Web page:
United States District Court, S.D. California
EDMUND HOY, an individual person, on behalf of himself and all others similarly situated, Plaintiff,
JOHN CLINNIN, et al., Defendant.
ORDER GRANTING PLAINTIFF'S MOTION TO REMAND AND
DENYING AS MOOT DEFENDANTS' MOTION TO TRANSFER
Ted Moskowitz, Chief Judge.
April 19, 2017, Defendants removed this action from the
Superior Court of California, County of San Diego. (ECF No.
1.) Pending before the Court are Plaintiff's motion to
remand and Defendants' motion to transfer venue. (ECF
Nos. 5, 7.) For the reasons discussed below, Plaintiff's
motion to remand is granted and Defendants' motion to
transfer venue is denied as moot.
brought a putative class action for alleged violations of the
California Business & Professions Code § 17200
(“UCL”) against Defendant Linebarger Goggan Blair
& Sampson, LLP (“Linebarger”) and its
employees. Linebarger is a foreign limited law partnership
that represents California government agencies in connection
with their debt collections. According to the Complaint
(“Compl.”), as a foreign LLP, Linebarger may only
render its services in California through active members of
the California State Bar who are employed by the foreign
limited liability law partnership for that purpose. (Compl.
¶ 12.) Plaintiff alleges that Defendants have violated
the California Rules of Professional Conduct and California
Corporations Code because the designated California
attorneys-Defendants John Clinnin and Timothy
O'Reily-have failed to supervise Linebarger's
employees in sending out demand letters under the Linebarger
letterhead to California debtors. (Compl. ¶¶
14-16.) The Complaint seeks both injunctive and
restitutionary relief from all Defendants. (Compl. ¶
removed this action under the Class Action Fairness Act
(“CAFA”), 28 U.S.C. § 1332(d).
Motion to Remand
moves to remand, arguing that the Court should decline
jurisdiction under the local controversy exception under the
CAFA. See 28 U.S.C. § 1332(d)(4).
grants federal courts with original diversity jurisdiction
over class actions comprised of 100 or more persons if the
matter in controversy exceeds the sum or value of $5, 000,
000 and any member of a class of plaintiffs is a citizen of a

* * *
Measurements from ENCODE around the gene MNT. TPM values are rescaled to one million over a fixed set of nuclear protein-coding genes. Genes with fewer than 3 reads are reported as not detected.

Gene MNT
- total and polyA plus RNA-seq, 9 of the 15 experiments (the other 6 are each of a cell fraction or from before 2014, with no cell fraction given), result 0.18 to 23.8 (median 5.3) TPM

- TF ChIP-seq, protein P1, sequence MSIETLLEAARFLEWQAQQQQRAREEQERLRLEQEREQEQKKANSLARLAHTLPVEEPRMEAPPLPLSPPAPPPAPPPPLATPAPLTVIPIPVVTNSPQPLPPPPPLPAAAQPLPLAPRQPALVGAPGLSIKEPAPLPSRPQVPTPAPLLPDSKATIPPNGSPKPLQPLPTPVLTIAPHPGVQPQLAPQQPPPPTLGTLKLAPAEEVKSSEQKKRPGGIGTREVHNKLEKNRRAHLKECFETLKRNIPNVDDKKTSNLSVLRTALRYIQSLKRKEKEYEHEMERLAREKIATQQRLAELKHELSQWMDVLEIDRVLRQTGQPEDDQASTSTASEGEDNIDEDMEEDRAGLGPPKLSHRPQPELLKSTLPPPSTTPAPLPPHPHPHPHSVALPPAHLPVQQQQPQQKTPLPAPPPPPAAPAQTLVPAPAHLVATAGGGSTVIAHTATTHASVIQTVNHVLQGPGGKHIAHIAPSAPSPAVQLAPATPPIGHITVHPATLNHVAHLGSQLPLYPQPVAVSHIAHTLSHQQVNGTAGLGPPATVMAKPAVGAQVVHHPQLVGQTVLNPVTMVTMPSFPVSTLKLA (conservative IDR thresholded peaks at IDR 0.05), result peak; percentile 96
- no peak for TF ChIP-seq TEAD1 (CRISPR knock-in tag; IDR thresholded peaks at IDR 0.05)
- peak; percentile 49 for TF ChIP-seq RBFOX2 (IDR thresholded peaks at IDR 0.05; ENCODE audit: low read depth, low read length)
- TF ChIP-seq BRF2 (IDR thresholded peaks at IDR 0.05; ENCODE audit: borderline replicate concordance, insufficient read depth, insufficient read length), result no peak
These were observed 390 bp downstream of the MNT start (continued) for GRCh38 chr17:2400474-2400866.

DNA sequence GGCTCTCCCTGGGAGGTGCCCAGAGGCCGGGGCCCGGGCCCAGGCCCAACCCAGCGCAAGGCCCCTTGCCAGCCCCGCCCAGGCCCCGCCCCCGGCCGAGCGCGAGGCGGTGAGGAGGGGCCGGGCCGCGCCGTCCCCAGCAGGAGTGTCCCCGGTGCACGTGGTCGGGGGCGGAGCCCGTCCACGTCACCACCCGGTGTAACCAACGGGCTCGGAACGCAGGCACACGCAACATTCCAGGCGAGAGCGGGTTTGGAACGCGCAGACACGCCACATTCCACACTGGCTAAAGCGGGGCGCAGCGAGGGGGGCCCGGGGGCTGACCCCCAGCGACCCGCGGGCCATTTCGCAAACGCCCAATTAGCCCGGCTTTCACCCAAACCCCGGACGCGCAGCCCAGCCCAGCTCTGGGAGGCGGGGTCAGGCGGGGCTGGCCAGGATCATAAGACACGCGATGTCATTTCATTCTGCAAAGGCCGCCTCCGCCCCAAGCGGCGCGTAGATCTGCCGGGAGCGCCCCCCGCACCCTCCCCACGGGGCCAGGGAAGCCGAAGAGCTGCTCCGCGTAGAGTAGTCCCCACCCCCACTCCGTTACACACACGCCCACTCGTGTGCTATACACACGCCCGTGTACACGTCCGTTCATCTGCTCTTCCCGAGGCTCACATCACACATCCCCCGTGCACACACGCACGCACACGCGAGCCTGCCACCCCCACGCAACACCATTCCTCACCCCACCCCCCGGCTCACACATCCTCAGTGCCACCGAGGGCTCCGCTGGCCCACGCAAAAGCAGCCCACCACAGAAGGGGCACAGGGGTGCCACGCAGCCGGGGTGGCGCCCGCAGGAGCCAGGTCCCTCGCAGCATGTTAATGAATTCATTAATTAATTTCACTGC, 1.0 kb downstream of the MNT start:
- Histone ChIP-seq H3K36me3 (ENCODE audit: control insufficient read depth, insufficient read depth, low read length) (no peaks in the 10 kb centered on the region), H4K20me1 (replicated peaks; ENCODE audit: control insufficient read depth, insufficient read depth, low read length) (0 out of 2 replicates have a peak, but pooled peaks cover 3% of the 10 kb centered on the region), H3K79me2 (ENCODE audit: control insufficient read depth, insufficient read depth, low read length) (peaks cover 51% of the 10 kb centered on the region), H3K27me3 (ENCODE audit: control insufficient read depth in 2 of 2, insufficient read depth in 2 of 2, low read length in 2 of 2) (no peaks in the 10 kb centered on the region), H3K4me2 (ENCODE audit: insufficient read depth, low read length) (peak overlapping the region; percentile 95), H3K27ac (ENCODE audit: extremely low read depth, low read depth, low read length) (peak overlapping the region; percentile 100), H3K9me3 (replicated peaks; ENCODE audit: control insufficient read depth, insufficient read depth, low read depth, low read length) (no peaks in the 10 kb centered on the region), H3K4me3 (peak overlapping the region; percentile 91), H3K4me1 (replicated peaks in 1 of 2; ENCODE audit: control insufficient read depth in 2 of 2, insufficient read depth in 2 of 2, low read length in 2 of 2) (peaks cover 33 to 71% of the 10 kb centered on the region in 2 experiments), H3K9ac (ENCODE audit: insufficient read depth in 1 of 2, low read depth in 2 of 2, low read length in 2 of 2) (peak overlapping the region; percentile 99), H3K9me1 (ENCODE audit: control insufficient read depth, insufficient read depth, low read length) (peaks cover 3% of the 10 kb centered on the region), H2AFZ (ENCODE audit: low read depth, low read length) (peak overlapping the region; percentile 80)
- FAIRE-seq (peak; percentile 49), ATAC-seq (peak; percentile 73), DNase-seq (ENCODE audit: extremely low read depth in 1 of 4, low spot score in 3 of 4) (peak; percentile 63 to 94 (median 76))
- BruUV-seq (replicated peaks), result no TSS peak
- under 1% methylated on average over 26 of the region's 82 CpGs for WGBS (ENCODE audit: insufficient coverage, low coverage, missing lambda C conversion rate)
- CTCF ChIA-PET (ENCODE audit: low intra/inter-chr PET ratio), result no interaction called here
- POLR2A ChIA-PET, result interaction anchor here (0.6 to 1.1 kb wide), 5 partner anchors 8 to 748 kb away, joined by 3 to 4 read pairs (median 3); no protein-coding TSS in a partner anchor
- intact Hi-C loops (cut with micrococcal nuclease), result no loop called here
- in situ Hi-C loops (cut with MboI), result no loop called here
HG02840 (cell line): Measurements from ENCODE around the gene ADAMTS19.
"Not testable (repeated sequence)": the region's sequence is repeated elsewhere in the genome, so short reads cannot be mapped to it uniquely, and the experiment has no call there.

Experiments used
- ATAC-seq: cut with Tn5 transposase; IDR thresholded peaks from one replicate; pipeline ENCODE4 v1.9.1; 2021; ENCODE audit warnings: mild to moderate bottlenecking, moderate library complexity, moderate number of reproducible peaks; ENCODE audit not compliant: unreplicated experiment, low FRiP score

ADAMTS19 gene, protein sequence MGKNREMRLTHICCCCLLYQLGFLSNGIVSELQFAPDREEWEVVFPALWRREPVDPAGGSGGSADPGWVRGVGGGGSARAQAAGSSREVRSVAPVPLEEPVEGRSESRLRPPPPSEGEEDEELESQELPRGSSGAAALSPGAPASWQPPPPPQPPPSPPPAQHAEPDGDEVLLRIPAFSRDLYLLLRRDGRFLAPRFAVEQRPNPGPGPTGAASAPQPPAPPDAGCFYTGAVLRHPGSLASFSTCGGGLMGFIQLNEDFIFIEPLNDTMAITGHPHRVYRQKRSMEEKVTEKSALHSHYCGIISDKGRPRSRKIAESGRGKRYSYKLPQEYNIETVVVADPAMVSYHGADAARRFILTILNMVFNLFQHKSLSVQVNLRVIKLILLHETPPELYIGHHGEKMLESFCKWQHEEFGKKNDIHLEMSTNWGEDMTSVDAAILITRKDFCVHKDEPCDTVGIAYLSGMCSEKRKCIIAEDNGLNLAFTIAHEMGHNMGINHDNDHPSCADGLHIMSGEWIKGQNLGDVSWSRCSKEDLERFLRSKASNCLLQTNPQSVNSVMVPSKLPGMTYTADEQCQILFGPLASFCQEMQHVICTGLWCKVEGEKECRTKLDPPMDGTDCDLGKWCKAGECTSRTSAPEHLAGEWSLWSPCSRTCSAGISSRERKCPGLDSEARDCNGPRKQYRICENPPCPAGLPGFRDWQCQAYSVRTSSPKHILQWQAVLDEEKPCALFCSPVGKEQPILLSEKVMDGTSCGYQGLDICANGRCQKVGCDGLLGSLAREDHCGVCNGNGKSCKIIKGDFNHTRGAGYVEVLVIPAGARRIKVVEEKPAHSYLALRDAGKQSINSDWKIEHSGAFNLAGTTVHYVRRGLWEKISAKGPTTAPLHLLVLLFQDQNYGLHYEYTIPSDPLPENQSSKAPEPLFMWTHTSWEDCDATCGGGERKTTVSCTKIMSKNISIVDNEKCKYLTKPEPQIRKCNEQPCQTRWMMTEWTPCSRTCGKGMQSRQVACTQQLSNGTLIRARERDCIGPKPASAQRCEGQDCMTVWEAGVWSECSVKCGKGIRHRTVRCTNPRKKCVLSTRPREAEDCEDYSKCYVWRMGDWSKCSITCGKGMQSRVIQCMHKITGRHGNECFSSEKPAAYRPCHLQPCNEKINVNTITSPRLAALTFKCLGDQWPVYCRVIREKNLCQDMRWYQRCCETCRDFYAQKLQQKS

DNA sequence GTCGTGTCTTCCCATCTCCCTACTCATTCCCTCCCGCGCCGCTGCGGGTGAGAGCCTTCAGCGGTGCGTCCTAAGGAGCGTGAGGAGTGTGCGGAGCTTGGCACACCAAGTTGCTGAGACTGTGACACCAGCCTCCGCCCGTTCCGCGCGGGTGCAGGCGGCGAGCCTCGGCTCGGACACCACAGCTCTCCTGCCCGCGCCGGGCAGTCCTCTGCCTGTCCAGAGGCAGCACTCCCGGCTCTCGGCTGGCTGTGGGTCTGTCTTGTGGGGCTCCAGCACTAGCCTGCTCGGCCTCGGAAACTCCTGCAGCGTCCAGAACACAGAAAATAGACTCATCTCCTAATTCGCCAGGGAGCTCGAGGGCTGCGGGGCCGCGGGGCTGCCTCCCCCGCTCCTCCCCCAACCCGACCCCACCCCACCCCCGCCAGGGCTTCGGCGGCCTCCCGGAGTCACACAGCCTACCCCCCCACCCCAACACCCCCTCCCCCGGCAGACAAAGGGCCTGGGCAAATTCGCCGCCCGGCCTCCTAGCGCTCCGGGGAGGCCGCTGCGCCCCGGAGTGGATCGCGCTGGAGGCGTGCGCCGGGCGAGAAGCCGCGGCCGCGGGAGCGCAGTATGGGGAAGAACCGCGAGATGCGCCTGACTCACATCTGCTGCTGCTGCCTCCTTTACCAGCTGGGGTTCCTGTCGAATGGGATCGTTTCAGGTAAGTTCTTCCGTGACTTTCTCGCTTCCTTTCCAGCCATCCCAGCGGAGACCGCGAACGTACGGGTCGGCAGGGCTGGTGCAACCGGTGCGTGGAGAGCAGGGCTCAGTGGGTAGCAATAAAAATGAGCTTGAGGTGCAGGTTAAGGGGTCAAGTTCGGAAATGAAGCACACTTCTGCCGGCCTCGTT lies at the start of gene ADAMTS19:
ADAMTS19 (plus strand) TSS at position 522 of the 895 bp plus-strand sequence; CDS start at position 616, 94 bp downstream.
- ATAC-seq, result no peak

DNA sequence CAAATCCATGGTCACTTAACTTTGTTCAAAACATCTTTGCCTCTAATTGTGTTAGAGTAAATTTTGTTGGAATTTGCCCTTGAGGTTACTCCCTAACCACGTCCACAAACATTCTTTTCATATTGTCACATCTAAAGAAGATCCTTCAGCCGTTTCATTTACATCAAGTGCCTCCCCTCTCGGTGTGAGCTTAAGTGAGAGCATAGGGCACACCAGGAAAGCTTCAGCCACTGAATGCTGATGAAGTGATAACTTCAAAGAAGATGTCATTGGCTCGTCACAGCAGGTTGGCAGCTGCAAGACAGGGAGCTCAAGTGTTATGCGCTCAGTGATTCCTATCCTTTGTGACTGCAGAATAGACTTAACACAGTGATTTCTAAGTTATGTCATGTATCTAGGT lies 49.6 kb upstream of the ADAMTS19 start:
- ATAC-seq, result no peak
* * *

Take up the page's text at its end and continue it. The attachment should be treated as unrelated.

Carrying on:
state different from any defendant. § 1332(d)(2). Under
CAFA, only “minimal diversity” is required.
Serrano v. 180 Connect, Inc., 478 F.3d 1018, 1020-21
(9th Cir. 2007). Although CAFA grants federal courts with
subject matter jurisdiction over qualified class actions, it
also provides express exceptions, including the local
controversy exception, to the exercise of that jurisdiction.
Id. at 1024. The local controversy exception applies
if: (1) greater than two-thirds of the members of all
proposed plaintiff classes are citizens of the State in which
the action was originally filed; (2) at least 1 defendant is
a defendant whose alleged conduct forms a “significant
basis” for the claims asserted, from whom
“significant relief” is sought by members of the
proposed class, and who is a citizen of the State in which
the action was originally filed; (3) the principal injuries
resulting from the alleged conduct or any related conduct of
each defendant were incurred in the State in which the action
was originally filed; and (4) no similar class action has
been filed against any of the defendants in the last three
years. § 1332(d)(4). The Ninth Circuit has held that
although the removing party bears the initial burden of
establishing jurisdiction under CAFA, the party seeking
remand bears the burden of proof as to the applicability of
the local controversy exception. Serrano, 478 F.3d
argue that the local controversy exception does not apply in
this case because Defendant Clinnin, a citizen of California,
is not a defendant from whom significant relief is sought or
whose alleged conduct forms a significant basis for the
claims asserted by the proposed class. In determining whether
Plaintiff seeks significant relief from Defendant Clinnin and
whether his conduct forms a significant basis for the claims,
the Court may look only to the Complaint. See, Coleman v.
Estes Exp. Lines, Inc., 631 F.3d, 1010, 1015 (9th Cir.
the “significant basis” condition is met requires
a “substantive analysis comparing the local
defendant's alleged conduct to the alleged conduct of all
the other, non-local defendants.” Benko v. Quality
Loan Serv. Corp., 789 F.3d 1111, 1118 (9th Cir. 2015)
(quoting Kaufman v. Allstate New Jersey Ins. Co.,
561 F.3d 144, 156 (3d Cir. 2009)).
argue that Defendant Clinnin's conduct does not form a
significant basis of the proposed class' UCL claims
because Defendant Clinnin cannot as a matter of law be liable
under the UCL. Defendant contends that the California Rule of
Professional Conduct 1-120 cannot serve as the basis for a
§ 17200 claim because it is not intended to create a
private cause of action. However, as Plaintiff notes, in
People ex. rel. Herrera v. Stender, 212 Cal.App.4th
614, 632 (2012), a California court held that an unlawful UCL
claim could be based on a violation of the California Rules
of Professional Conduct. See also Estakhrian v.
Obenstine, No. CV 11-3480, 2017 WL 2191622, at * 20
(C.D. Cal. Feb. 4, 2017) (granting class certification and
finding commonality of issues where the plaintiffs'
allegations of California's professional and ethical
rules of conduct would establish liability under the UCL).
Defendants argue that Plaintiff is attempting to circumvent
the “bar on asserting claims for violation of the Rules
of Professional Conduct by recasting the claim as a 17200
violation.” (Opp'n to Mtn to Remand, ECF No. 12,
7.) However, as the Herrera Court stated:
The gravemen of the complaint is not to regulate the practice
of law but rather is to prevent a fraud upon the public.
There is a distinction for our purposes between trying to
regulate professional conduct, which plaintiff is not trying
to do, and trying to ...